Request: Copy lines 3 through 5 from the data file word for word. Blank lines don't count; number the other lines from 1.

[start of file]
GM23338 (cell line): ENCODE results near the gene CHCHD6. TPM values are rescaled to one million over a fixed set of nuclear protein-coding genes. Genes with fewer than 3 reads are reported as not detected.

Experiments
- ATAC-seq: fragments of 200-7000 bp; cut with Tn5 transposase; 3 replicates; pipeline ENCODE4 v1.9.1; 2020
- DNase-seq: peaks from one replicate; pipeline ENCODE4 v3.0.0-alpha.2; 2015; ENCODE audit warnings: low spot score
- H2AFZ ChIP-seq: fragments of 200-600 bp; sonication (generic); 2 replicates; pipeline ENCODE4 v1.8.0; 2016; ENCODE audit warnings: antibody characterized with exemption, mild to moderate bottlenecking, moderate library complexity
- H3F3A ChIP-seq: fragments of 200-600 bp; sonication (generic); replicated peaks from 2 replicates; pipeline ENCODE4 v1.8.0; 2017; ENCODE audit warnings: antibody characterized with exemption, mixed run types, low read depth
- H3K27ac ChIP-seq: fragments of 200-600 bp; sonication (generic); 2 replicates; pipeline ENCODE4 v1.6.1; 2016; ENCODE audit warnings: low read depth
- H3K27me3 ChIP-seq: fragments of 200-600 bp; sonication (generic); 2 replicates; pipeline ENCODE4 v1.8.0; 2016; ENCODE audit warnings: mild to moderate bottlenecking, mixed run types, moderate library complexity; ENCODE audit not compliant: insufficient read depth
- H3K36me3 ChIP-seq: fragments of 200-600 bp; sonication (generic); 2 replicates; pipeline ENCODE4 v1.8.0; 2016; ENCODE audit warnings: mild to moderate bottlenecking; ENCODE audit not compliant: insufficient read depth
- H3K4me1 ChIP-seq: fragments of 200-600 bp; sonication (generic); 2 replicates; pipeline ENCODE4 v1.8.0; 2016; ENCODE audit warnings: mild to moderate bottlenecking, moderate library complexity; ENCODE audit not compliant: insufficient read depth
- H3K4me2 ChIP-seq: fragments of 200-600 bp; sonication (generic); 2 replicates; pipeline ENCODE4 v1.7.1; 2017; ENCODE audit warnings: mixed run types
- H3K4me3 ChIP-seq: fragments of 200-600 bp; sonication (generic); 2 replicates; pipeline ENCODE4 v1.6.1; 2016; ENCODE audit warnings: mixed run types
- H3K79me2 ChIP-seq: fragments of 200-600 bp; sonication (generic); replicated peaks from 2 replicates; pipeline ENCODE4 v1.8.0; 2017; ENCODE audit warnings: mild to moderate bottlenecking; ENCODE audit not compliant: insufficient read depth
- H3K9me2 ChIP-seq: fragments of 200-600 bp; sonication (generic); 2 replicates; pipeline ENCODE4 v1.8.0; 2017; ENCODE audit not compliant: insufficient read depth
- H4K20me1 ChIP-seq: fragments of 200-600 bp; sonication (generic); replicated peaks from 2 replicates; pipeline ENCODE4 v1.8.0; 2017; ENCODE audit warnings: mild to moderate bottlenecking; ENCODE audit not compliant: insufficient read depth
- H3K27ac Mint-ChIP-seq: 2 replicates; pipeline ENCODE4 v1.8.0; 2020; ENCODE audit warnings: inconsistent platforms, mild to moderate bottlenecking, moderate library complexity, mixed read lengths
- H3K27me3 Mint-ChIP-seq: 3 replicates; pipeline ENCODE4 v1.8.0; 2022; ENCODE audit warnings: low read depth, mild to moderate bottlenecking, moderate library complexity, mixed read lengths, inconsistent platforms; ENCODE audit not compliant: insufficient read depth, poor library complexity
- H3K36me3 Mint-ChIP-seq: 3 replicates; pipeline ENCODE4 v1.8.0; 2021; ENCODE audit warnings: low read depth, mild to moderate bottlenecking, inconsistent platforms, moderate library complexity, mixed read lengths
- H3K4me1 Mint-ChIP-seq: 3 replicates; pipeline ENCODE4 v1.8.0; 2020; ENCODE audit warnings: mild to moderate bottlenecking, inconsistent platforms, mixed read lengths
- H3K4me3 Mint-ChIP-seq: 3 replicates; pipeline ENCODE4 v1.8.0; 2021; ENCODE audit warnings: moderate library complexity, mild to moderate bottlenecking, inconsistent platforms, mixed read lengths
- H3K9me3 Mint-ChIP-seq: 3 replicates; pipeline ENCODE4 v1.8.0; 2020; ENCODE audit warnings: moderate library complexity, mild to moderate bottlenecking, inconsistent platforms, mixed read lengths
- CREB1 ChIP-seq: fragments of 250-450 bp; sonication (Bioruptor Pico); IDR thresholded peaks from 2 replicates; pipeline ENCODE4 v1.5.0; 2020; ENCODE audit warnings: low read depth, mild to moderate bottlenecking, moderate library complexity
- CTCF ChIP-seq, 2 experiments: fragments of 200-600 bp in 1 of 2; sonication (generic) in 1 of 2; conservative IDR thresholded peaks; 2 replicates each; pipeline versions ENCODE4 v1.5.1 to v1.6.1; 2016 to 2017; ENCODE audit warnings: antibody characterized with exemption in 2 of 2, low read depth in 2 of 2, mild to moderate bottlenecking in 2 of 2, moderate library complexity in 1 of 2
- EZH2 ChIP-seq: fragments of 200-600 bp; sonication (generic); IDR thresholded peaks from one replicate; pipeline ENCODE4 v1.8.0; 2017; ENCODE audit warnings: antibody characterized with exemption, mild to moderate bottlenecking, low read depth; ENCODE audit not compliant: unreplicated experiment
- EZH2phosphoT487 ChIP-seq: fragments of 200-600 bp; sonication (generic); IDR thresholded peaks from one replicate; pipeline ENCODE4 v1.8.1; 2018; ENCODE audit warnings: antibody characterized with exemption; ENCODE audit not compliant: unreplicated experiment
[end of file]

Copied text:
- ATAC-seq: fragments of 200-7000 bp; cut with Tn5 transposase; 3 replicates; pipeline ENCODE4 v1.9.1; 2020
- DNase-seq: peaks from one replicate; pipeline ENCODE4 v3.0.0-alpha.2; 2015; ENCODE audit warnings: low spot score
- H2AFZ ChIP-seq: fragments of 200-600 bp; sonication (generic); 2 replicates; pipeline ENCODE4 v1.8.0; 2016; ENCODE audit warnings: antibody characterized with exemption, mild to moderate bottlenecking, moderate library complexity